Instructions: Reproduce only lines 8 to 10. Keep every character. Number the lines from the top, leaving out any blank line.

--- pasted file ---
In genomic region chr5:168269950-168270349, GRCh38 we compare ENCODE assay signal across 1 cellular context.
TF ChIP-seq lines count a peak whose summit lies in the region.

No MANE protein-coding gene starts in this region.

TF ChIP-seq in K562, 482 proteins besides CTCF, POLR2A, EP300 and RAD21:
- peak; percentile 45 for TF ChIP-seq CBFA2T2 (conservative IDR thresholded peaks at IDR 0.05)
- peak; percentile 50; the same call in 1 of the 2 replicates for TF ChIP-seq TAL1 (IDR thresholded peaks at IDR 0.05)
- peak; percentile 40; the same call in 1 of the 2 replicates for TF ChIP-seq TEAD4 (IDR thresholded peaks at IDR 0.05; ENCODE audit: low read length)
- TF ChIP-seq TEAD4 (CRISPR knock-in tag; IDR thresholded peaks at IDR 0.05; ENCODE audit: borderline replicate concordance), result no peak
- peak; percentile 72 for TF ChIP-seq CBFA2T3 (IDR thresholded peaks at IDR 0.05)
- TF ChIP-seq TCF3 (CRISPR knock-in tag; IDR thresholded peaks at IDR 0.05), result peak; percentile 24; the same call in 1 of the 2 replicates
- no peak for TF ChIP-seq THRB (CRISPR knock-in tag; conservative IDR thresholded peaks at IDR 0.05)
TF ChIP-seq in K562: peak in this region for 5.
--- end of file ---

- TF ChIP-seq TEAD4 (CRISPR knock-in tag; IDR thresholded peaks at IDR 0.05; ENCODE audit: borderline replicate concordance), result no peak
- peak; percentile 72 for TF ChIP-seq CBFA2T3 (IDR thresholded peaks at IDR 0.05)
- TF ChIP-seq TCF3 (CRISPR knock-in tag; IDR thresholded peaks at IDR 0.05), result peak; percentile 24; the same call in 1 of the 2 replicates